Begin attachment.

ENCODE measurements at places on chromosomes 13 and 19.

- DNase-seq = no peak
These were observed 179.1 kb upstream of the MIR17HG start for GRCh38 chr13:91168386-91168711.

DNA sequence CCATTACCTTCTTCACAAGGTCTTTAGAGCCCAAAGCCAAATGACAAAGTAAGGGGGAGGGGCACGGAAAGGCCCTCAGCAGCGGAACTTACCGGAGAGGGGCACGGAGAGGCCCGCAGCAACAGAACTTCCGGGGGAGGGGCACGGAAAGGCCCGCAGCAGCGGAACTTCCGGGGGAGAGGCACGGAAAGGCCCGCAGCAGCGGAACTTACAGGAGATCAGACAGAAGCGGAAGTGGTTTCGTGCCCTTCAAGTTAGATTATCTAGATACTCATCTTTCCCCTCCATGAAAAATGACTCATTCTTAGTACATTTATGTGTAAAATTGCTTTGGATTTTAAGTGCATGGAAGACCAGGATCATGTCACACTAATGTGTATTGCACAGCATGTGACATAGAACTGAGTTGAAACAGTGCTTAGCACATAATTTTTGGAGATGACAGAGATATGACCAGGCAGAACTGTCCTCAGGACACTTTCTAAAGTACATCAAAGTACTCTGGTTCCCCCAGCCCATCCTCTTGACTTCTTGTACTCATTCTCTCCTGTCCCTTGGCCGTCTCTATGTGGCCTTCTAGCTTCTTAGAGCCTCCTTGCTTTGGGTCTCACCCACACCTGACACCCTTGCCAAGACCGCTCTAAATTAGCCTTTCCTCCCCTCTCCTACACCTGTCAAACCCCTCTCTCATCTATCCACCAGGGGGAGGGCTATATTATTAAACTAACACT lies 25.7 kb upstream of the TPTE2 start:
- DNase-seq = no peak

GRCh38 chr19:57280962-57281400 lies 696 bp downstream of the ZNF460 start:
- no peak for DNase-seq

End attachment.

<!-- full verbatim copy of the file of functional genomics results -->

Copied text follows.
ENCODE measurements at places on chromosomes 13 and 19.

- DNase-seq = no peak
These were observed 179.1 kb upstream of the MIR17HG start for GRCh38 chr13:91168386-91168711.

DNA sequence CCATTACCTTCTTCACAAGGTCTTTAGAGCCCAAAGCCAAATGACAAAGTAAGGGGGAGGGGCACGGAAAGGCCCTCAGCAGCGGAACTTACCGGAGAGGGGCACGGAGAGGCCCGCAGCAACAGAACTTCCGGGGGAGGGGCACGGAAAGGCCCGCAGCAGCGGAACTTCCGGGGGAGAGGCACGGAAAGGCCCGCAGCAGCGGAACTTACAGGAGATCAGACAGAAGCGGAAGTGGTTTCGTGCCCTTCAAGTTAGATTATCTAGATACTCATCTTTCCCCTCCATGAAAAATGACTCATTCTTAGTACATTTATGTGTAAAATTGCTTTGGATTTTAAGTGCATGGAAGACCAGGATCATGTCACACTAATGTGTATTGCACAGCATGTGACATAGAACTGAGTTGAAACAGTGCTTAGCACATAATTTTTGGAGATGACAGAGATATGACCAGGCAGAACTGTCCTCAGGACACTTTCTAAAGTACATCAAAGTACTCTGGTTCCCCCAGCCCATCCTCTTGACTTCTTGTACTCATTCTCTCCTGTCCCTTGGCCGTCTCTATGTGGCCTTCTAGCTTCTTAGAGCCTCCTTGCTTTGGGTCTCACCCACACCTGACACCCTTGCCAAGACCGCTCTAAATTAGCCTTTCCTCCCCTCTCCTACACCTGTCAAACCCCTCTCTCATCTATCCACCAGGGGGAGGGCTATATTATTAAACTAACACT lies 25.7 kb upstream of the TPTE2 start:
- DNase-seq = no peak

GRCh38 chr19:57280962-57281400 lies 696 bp downstream of the ZNF460 start:
- no peak for DNase-seq